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Should the Browns consider holding on to Colt McCoy?

MJD
Shutdown Corner

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Colt McCoy probably led the league in trade rumors this offseason, as he was made expendable when the Cleveland Browns drafted Brandon Weeden in the first round. Head coach Pat Shurmur named Weeden the starter almost right out of the gate, and everyone wondered where McCoy might end up.

And then a funny thing happened. Weeden struggled through the preseason, while McCoy caught fire. Through three games, Weeden is 24 of 49 for 297 yards, no touchdowns and an interception. McCoy is 18 of 24 for 234 yards, a touchdown and no interceptions.

It's a small sample size, of course, and Weeden's played against more first-team defenders. Still, aren't the numbers enough to wonder if maybe the Browns shouldn't keep McCoy around for a little while longer? Judging from comments that Shurmur made on Sunday, it sounds like he's leaning that way. Said Shurmur of McCoy, via Mary Kay Cabot at Cleveland.com:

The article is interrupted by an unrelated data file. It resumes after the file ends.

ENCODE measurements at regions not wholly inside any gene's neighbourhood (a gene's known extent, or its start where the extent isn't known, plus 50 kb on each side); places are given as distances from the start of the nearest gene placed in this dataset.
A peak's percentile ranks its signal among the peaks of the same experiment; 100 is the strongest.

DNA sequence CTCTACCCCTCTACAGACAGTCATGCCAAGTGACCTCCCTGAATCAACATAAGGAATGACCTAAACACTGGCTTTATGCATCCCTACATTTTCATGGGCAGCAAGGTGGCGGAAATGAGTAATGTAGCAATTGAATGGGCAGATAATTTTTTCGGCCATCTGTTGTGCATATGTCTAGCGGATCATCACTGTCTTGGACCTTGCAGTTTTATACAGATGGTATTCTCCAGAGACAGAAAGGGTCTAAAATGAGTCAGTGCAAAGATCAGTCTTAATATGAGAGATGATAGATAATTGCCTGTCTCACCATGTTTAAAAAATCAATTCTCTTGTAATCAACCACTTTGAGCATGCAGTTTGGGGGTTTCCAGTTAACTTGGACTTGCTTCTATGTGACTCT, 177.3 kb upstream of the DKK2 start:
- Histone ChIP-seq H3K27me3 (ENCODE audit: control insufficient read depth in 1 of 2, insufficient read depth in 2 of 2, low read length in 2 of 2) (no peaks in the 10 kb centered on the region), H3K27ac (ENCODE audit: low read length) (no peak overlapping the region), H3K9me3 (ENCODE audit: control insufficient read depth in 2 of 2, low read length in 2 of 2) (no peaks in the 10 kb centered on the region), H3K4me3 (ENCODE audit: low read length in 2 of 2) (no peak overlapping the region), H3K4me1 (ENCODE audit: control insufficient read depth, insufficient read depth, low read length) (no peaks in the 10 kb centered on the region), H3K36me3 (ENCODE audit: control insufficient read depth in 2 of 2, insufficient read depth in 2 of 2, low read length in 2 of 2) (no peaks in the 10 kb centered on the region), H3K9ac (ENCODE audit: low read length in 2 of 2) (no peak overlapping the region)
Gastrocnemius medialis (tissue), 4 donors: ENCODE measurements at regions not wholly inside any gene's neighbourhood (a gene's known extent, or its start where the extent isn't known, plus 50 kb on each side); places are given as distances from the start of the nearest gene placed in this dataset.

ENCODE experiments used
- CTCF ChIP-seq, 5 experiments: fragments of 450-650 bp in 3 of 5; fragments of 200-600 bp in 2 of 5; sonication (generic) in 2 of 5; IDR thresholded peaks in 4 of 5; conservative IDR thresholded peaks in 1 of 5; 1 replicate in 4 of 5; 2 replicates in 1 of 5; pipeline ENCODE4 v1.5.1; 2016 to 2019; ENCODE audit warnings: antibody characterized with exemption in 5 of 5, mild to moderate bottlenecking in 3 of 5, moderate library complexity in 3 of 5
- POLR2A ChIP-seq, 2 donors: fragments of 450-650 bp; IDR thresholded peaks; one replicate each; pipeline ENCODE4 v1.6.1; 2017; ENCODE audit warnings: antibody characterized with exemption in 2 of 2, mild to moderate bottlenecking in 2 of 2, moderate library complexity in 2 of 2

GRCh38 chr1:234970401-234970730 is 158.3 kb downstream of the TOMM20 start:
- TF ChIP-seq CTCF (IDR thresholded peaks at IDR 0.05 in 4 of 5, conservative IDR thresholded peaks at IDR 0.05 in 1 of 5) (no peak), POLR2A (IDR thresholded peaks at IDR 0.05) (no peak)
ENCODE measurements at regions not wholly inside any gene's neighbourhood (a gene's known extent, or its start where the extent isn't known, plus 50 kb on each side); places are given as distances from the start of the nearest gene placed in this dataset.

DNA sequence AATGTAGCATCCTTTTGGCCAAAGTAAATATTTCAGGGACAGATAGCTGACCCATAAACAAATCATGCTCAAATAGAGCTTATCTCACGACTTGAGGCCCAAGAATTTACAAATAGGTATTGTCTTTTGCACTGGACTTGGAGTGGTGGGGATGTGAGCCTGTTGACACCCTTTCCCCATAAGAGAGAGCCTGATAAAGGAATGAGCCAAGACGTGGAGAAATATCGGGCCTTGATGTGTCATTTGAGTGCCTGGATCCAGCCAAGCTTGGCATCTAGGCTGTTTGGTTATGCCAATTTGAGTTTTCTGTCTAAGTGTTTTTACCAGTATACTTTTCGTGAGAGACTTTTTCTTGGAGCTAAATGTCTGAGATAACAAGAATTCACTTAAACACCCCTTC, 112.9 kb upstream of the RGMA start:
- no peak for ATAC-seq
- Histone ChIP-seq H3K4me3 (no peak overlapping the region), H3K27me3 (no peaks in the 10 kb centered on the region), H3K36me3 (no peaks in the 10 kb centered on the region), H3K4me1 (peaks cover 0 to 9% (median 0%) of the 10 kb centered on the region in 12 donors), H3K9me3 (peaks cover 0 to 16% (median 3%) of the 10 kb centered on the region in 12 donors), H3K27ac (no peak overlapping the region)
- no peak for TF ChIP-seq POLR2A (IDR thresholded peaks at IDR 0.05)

"I think he's done an outstanding job here in training camp,'' said Shurmur. "I'm very pleased with where he's at. I gained an even greater appreciation of him, the way he's competed, the way he's handled the situation, let's just call it that."

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"He's had a full year now --  a season and a full offseason to get to know our system better and I think it's showing up that way,'' said Shurmur. "so I've got a great deal of respect for what he's done.''

McCoy is still only 25 years old. He doesn't have Weeden's arm strength or physical tools, but he's outperformed him on the field. Through his first two years, maybe he hasn't been exactly what the Browns pictured when drafting him, but there's still plenty of time. Are the Browns, of all teams, in a position to toss aside a quarterback prospect just because they have another quarterback with a big arm?

Nothing against Weeden, mind you ‒ he's a rookie with the aforementioned big arm, and his head appears to be screwed on straight. But he's going to struggle, because that's what rookie quarterbacks do.

There are a number of scenarios in which the Browns would be well-served to keep McCoy around: Weeden's struggles get really bad, Weeden gets injured, Weeden doesn't pan out, or McCoy keeps developing to the point where the Browns are forced to put him in the lineup.

Meanwhile, there's only one scenario where the Browns are better off without McCoy, and that's 28-year-old rookie Brandon Weeden playing good, consistent football immediately and staying healthy. It's possible, but would you bet on it? Keeping McCoy around might be worth more to them than the late-round pick they'd get in exchange for him.

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